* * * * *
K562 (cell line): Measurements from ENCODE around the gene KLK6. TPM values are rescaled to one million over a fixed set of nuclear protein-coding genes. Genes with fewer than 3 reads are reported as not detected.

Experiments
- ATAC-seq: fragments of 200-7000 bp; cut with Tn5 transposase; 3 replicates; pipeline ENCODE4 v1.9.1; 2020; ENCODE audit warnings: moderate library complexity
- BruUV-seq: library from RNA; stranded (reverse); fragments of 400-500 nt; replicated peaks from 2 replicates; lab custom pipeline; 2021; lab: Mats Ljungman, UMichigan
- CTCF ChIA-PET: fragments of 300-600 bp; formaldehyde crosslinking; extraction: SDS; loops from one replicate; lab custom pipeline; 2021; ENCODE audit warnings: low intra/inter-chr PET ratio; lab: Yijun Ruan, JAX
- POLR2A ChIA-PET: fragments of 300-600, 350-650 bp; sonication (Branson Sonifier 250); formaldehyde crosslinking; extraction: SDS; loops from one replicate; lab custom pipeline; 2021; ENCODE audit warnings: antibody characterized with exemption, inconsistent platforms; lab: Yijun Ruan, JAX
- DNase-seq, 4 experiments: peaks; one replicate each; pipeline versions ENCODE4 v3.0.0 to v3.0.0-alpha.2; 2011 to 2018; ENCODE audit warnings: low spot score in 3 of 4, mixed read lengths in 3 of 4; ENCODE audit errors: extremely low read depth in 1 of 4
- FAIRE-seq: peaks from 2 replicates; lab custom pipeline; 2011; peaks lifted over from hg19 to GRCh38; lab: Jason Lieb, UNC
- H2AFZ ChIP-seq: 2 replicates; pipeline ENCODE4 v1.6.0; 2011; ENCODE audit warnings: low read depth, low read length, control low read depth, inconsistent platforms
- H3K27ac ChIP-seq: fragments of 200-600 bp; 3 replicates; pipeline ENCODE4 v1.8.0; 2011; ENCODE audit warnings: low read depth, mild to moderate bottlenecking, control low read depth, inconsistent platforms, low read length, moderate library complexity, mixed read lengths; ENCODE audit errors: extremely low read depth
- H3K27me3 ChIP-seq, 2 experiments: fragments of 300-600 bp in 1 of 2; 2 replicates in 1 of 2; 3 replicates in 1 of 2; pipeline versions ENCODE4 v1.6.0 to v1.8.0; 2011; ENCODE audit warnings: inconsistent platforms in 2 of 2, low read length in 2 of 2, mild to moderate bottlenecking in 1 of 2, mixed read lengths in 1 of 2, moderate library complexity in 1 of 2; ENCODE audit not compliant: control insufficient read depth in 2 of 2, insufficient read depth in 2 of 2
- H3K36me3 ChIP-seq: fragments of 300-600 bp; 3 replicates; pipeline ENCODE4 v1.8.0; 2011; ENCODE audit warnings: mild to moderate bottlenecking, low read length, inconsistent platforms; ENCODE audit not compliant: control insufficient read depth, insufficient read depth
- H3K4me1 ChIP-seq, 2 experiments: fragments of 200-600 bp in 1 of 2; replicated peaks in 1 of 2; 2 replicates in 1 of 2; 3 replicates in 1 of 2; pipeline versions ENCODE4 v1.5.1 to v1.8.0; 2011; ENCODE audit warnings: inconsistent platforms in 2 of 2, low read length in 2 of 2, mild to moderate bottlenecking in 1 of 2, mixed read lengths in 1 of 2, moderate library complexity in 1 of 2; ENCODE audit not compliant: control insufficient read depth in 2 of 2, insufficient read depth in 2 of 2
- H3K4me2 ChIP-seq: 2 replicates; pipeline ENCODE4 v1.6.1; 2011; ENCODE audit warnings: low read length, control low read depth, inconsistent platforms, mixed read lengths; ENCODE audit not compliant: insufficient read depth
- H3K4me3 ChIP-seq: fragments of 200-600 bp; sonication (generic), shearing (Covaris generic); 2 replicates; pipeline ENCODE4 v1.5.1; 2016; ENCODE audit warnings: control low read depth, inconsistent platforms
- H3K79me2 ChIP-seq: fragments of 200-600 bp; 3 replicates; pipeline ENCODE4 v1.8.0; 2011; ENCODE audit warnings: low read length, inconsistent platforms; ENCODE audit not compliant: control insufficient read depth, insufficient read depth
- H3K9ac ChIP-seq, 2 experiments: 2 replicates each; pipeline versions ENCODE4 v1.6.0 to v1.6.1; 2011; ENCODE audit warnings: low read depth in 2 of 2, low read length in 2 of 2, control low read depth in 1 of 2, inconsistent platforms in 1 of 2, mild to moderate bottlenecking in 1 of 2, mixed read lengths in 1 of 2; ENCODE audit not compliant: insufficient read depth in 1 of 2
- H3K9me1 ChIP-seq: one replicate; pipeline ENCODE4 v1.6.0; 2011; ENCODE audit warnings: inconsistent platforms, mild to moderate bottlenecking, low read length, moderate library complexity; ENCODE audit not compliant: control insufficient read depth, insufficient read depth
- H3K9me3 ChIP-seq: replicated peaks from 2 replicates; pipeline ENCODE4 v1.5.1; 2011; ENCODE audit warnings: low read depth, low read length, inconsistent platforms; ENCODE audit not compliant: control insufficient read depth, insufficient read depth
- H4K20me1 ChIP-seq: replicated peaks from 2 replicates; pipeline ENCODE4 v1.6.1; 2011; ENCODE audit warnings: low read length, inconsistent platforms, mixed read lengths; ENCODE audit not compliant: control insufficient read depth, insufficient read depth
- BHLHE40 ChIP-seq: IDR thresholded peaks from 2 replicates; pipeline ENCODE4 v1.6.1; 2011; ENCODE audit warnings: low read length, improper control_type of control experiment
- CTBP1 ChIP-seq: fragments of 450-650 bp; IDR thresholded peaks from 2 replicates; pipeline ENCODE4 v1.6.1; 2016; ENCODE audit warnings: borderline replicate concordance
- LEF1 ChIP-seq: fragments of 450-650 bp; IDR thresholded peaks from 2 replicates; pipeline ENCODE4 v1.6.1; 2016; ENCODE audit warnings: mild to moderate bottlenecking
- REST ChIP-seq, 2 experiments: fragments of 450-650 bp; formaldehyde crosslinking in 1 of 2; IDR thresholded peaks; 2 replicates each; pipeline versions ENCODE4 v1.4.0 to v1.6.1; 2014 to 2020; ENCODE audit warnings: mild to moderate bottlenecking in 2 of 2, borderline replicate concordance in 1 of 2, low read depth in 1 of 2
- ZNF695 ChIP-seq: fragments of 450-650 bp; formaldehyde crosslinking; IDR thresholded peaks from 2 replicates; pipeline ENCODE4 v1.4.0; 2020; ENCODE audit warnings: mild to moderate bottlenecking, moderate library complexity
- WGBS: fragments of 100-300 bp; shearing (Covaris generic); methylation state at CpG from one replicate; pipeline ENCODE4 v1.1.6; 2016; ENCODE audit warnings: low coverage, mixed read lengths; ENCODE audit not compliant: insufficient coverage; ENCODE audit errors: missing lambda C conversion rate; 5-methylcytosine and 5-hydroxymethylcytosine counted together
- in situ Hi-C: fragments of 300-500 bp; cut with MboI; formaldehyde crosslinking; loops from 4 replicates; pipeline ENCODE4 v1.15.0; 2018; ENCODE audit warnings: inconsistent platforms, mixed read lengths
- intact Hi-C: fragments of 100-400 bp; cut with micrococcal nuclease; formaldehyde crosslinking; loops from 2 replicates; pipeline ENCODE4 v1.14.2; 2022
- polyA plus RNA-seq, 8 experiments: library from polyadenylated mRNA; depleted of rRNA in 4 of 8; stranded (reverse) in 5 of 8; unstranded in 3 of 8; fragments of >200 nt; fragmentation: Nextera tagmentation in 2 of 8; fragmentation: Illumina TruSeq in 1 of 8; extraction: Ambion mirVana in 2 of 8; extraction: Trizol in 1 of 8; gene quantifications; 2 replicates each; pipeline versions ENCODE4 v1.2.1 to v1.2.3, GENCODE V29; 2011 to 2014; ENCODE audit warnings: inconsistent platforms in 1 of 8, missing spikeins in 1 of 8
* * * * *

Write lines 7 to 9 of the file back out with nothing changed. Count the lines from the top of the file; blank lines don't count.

- DNase-seq, 4 experiments: peaks; one replicate each; pipeline versions ENCODE4 v3.0.0 to v3.0.0-alpha.2; 2011 to 2018; ENCODE audit warnings: low spot score in 3 of 4, mixed read lengths in 3 of 4; ENCODE audit errors: extremely low read depth in 1 of 4
- FAIRE-seq: peaks from 2 replicates; lab custom pipeline; 2011; peaks lifted over from hg19 to GRCh38; lab: Jason Lieb, UNC
- H2AFZ ChIP-seq: 2 replicates; pipeline ENCODE4 v1.6.0; 2011; ENCODE audit warnings: low read depth, low read length, control low read depth, inconsistent platforms